Research Activities, March 2014
Nursing home residents whose primary care providers devote less time to nursing home care are at higher risk for potentially avoidable hospitalizations
Elderly Health/Long-Term Care
Nursing home (NH) residents are at high risk of avoidable emergency department (ED) visits and hospitalizations. One reason is lack of availability of primary care providers. For the 20 percent of primary care physicians who practice in NHs, NH care accounts for less than 10 percent of their overall work time. Studies in Europe and the United States have found that NHs whose physicians or advance practice nurses devote full time to NH residents have lower rates of hospitalizations and ED visits. A new U.S. study suggests the same. The researchers assessed whether NH residents whose primary care providers (PCPs)—whether physician, physician assistant, or advanced practice nurse—spent most of their clinical effort at NHs would have fewer avoidable hospitalizations and lower Medicare costs.
They found that residents whose PCPs devoted less than 5 percent of their clinical effort to NH care were at 52 percent higher risk of potentially avoidable hospitalizations than those whose PCPs devoted 85 percent or more of their clinical effort to NHs. Those residents also had $2,179 higher annual Medicare spending, controlling for PCP discipline.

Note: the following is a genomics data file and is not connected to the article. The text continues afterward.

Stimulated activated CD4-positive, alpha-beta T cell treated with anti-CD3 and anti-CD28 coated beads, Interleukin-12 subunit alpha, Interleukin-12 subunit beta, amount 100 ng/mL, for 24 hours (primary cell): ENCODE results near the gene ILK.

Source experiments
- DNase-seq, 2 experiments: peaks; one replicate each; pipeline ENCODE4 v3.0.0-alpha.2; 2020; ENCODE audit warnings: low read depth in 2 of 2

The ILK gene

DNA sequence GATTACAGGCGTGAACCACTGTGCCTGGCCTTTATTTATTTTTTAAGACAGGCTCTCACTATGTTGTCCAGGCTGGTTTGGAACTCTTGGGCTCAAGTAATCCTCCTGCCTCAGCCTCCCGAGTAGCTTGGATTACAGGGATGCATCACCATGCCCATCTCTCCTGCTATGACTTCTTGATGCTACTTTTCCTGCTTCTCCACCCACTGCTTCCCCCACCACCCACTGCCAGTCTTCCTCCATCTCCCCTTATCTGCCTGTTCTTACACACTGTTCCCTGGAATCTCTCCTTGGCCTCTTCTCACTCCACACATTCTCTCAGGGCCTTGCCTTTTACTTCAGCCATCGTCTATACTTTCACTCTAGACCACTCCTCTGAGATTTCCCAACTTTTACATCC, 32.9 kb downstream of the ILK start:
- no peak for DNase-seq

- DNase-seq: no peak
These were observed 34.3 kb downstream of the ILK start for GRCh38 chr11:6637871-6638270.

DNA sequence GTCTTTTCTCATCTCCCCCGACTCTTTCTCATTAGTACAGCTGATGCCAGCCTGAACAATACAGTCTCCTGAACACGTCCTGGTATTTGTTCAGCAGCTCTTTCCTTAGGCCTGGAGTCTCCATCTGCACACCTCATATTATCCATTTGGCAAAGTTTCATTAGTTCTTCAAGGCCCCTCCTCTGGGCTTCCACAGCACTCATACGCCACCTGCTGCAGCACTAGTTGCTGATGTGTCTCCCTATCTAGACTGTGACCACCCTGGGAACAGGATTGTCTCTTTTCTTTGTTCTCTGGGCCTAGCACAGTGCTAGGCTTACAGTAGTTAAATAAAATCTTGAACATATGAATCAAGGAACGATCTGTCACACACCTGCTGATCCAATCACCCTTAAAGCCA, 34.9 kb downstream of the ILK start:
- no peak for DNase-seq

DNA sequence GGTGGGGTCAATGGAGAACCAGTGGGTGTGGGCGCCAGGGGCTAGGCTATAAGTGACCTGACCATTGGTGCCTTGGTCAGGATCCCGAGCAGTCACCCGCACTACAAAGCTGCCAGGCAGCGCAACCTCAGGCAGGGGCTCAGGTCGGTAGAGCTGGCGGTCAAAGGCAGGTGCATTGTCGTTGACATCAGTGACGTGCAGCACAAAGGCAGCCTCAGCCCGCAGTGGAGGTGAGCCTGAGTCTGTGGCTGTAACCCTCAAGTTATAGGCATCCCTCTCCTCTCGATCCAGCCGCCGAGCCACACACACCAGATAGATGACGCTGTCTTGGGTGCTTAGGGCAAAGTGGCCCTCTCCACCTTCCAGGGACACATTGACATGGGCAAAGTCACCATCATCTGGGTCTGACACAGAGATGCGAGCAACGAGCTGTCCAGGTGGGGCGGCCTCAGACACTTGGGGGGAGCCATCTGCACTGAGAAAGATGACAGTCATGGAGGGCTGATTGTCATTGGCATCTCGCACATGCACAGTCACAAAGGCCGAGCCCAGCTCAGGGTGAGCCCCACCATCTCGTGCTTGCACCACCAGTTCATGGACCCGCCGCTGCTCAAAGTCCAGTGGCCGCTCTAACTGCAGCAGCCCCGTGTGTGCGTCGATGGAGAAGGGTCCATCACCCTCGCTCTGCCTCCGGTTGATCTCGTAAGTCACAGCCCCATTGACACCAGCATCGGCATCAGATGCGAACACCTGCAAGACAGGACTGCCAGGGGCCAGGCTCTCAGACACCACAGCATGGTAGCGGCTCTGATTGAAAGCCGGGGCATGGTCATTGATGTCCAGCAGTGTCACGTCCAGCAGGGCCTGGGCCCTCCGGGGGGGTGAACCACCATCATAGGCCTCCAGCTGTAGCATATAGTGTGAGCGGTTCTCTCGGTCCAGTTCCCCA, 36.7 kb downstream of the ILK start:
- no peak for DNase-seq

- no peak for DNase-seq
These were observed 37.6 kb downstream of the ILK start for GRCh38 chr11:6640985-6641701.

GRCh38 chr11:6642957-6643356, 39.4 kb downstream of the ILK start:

The researchers conclude that the effort that providers devote to the NH setting is associated with risk of potential avoidable hospitalization regardless of the discipline of the provider. This result could guide stakeholders in making more informed decisions about cost-effective care for long-term NH residents. This study was supported in part by AHRQ (HS20642).
See "Association between proportion of provider clinical effort in nursing homes and potentially avoidable hospitalizations and medical costs of nursing home residents," by Yong-Fang Kuo, Ph.D., Mukaila A. Raji, M.D., and James S. Goodwin, M.D., in the Journal of the American Geriatric Society 61, pp. 1750-1757, 2013.
Page originally created March 2014